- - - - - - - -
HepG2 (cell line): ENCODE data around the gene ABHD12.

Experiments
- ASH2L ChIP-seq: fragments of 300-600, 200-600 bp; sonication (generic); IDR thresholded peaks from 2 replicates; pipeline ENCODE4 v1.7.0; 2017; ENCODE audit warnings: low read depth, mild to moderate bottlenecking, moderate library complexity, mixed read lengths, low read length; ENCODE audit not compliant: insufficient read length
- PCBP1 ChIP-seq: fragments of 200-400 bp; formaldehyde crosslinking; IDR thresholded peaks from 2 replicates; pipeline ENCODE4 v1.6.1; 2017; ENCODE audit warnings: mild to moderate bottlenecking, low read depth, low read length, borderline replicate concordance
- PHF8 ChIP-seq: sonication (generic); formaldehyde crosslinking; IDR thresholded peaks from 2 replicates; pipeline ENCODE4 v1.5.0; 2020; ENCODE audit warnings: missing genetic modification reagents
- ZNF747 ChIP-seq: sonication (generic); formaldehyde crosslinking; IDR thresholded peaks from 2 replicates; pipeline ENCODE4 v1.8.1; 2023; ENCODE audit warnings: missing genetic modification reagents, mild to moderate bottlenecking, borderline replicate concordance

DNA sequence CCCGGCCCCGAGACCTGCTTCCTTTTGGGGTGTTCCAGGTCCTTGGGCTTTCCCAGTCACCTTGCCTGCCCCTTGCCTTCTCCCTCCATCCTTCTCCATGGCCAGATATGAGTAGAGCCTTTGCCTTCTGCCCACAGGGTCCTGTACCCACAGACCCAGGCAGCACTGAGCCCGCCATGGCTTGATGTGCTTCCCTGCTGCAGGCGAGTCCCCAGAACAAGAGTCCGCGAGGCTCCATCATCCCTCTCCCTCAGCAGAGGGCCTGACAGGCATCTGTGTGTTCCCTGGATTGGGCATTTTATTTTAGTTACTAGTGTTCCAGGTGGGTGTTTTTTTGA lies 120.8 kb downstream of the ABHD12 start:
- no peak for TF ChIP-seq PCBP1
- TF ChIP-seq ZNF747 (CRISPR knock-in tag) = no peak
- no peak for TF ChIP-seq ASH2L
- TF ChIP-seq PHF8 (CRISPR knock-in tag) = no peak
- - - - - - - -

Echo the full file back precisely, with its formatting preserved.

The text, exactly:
HepG2 (cell line): ENCODE data around the gene ABHD12.

Experiments
- ASH2L ChIP-seq: fragments of 300-600, 200-600 bp; sonication (generic); IDR thresholded peaks from 2 replicates; pipeline ENCODE4 v1.7.0; 2017; ENCODE audit warnings: low read depth, mild to moderate bottlenecking, moderate library complexity, mixed read lengths, low read length; ENCODE audit not compliant: insufficient read length
- PCBP1 ChIP-seq: fragments of 200-400 bp; formaldehyde crosslinking; IDR thresholded peaks from 2 replicates; pipeline ENCODE4 v1.6.1; 2017; ENCODE audit warnings: mild to moderate bottlenecking, low read depth, low read length, borderline replicate concordance
- PHF8 ChIP-seq: sonication (generic); formaldehyde crosslinking; IDR thresholded peaks from 2 replicates; pipeline ENCODE4 v1.5.0; 2020; ENCODE audit warnings: missing genetic modification reagents
- ZNF747 ChIP-seq: sonication (generic); formaldehyde crosslinking; IDR thresholded peaks from 2 replicates; pipeline ENCODE4 v1.8.1; 2023; ENCODE audit warnings: missing genetic modification reagents, mild to moderate bottlenecking, borderline replicate concordance

DNA sequence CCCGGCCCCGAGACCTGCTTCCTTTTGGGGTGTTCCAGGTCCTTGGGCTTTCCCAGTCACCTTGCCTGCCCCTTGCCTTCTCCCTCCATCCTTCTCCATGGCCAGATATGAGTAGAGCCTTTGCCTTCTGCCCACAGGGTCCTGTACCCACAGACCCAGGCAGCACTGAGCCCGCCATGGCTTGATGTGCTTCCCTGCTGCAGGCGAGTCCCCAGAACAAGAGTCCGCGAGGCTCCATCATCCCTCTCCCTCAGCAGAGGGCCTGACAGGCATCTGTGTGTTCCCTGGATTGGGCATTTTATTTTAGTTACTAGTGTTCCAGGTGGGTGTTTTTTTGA lies 120.8 kb downstream of the ABHD12 start:
- no peak for TF ChIP-seq PCBP1
- TF ChIP-seq ZNF747 (CRISPR knock-in tag) = no peak
- no peak for TF ChIP-seq ASH2L
- TF ChIP-seq PHF8 (CRISPR knock-in tag) = no peak